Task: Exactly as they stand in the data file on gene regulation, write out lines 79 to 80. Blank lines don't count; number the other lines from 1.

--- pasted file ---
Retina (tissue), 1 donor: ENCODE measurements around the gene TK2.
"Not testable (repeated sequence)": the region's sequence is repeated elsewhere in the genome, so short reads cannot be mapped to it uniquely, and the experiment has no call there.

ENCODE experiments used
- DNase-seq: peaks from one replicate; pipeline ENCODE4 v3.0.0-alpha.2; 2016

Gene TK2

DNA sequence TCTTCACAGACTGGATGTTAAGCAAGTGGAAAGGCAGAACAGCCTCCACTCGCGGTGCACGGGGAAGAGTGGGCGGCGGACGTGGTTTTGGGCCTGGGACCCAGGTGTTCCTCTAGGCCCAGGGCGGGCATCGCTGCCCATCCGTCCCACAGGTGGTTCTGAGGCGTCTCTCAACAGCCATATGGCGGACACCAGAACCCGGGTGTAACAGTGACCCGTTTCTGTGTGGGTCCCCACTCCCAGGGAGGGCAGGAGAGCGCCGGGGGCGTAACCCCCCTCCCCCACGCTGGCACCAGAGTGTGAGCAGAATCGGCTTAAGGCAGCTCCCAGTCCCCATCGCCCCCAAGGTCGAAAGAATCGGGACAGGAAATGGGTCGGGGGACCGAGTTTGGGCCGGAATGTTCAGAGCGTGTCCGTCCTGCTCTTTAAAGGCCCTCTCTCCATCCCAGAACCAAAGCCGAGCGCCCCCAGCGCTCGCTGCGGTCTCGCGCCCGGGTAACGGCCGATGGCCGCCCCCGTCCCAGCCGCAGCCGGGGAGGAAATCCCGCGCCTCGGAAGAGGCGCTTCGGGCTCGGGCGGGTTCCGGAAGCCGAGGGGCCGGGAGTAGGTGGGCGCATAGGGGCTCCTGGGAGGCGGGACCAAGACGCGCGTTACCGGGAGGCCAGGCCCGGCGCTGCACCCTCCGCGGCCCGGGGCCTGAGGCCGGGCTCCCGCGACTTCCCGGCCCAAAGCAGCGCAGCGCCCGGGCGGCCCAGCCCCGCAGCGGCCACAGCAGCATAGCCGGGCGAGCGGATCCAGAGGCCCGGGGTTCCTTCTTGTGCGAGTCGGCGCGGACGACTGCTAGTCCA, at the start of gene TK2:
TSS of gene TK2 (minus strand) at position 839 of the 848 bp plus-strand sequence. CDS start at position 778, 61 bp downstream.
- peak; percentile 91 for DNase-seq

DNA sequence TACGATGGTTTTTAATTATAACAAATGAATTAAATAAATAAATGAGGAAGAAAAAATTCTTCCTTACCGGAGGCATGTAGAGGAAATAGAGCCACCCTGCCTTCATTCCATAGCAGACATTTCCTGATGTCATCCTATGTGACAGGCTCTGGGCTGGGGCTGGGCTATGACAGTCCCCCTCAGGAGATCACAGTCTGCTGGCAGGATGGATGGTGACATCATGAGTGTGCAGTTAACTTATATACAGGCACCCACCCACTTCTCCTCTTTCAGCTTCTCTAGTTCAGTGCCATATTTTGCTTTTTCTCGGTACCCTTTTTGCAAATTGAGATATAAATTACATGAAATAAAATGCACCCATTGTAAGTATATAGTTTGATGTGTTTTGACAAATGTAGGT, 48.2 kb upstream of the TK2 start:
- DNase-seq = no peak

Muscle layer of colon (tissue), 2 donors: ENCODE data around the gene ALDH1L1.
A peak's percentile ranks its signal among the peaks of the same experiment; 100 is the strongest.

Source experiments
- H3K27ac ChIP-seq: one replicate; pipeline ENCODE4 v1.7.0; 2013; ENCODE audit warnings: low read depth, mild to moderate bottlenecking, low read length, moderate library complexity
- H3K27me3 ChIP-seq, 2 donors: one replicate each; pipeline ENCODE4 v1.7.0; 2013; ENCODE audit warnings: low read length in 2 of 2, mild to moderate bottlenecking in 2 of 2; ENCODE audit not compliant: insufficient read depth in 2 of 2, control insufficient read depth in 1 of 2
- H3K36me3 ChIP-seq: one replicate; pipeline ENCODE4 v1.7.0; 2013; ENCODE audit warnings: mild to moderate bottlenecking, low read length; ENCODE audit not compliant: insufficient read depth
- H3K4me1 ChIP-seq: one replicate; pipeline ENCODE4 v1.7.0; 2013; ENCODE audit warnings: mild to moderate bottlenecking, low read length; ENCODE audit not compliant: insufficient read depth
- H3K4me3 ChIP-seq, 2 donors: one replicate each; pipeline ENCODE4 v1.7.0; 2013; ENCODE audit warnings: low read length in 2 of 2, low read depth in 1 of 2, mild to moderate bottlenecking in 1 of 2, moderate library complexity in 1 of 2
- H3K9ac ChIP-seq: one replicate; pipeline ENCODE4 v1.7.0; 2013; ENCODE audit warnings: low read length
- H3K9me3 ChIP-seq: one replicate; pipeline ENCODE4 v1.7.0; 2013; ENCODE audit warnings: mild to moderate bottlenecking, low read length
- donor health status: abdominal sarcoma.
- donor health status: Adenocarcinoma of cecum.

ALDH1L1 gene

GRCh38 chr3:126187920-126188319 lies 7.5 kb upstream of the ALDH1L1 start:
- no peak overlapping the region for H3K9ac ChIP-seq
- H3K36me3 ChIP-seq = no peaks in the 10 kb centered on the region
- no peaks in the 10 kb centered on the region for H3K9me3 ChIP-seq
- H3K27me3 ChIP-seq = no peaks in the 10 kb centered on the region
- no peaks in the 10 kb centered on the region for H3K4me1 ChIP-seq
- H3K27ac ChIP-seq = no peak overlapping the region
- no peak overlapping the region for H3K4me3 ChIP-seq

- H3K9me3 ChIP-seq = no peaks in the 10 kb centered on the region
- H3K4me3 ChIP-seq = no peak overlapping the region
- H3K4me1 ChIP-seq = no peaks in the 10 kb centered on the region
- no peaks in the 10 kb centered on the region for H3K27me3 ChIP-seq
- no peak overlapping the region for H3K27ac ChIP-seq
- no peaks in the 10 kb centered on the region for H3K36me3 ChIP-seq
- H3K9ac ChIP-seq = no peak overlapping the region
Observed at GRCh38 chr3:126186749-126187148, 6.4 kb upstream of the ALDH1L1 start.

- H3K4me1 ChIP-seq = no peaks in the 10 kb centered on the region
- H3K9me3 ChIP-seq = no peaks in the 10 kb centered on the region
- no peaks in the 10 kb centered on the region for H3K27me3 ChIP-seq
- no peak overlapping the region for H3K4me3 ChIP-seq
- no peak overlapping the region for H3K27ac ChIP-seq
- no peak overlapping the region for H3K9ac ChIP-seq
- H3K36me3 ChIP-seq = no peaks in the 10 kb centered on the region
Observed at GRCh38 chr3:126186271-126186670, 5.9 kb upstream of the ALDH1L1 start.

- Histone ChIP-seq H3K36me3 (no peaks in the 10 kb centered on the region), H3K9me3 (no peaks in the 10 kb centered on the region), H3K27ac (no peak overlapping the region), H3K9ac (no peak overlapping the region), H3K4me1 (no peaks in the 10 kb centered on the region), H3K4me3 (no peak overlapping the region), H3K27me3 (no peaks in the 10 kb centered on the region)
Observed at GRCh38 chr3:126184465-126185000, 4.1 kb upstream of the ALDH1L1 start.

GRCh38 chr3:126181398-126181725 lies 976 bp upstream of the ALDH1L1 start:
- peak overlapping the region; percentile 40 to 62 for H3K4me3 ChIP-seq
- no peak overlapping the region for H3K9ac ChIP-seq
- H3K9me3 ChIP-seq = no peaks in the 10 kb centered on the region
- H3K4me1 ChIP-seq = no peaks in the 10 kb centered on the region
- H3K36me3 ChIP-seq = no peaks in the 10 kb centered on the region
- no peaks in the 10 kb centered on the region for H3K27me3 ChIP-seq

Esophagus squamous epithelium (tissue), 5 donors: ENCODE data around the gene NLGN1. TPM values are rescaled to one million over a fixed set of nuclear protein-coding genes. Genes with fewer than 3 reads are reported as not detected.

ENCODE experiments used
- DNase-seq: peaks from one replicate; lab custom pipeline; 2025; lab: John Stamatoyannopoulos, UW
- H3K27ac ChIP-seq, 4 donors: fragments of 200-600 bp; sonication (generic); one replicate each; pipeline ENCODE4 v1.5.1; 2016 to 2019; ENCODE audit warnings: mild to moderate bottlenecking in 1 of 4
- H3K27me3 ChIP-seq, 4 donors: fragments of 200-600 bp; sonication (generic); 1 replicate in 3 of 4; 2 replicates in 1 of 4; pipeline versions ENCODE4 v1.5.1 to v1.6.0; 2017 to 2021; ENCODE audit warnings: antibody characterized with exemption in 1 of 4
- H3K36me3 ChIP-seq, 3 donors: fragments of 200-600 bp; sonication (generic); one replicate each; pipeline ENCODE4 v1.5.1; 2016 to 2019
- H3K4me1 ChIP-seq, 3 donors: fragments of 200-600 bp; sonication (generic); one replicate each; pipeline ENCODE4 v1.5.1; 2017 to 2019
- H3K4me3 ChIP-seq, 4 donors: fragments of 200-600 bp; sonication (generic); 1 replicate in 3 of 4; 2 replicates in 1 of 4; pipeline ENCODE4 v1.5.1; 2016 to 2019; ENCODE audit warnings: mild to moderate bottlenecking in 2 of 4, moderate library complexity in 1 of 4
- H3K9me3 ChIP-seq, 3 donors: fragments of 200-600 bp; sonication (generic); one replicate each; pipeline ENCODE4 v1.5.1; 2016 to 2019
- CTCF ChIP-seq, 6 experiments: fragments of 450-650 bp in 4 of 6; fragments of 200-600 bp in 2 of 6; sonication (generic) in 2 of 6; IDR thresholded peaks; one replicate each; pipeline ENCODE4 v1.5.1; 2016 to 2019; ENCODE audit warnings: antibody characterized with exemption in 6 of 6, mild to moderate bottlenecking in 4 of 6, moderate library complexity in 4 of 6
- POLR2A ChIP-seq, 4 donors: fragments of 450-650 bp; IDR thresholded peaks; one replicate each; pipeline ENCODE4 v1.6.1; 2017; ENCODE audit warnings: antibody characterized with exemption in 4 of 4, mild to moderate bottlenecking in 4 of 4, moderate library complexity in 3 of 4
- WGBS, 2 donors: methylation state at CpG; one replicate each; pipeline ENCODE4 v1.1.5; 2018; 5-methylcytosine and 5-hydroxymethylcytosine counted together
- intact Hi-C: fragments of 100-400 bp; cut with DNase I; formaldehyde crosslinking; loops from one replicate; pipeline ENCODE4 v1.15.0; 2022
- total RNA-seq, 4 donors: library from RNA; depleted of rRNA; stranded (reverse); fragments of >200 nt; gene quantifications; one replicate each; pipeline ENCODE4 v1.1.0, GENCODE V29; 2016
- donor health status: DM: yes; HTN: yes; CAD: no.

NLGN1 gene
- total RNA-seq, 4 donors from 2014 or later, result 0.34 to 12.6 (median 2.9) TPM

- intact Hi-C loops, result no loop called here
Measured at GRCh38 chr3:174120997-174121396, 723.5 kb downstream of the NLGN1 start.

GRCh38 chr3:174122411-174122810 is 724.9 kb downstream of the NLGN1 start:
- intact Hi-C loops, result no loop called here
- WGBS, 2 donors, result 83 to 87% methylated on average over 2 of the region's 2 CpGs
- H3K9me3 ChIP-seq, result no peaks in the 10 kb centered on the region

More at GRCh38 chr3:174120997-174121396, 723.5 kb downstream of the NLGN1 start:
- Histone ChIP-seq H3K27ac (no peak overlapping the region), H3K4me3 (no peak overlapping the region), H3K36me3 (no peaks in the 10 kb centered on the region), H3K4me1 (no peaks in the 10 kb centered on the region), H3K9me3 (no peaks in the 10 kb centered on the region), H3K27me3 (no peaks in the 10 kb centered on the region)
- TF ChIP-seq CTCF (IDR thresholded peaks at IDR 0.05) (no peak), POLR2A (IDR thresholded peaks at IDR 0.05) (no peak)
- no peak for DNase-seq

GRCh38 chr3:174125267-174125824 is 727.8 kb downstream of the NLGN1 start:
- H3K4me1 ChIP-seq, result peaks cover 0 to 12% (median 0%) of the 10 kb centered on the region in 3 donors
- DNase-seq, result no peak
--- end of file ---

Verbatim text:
- H3K9me3 ChIP-seq, result no peaks in the 10 kb centered on the region

More at GRCh38 chr3:174120997-174121396, 723.5 kb downstream of the NLGN1 start: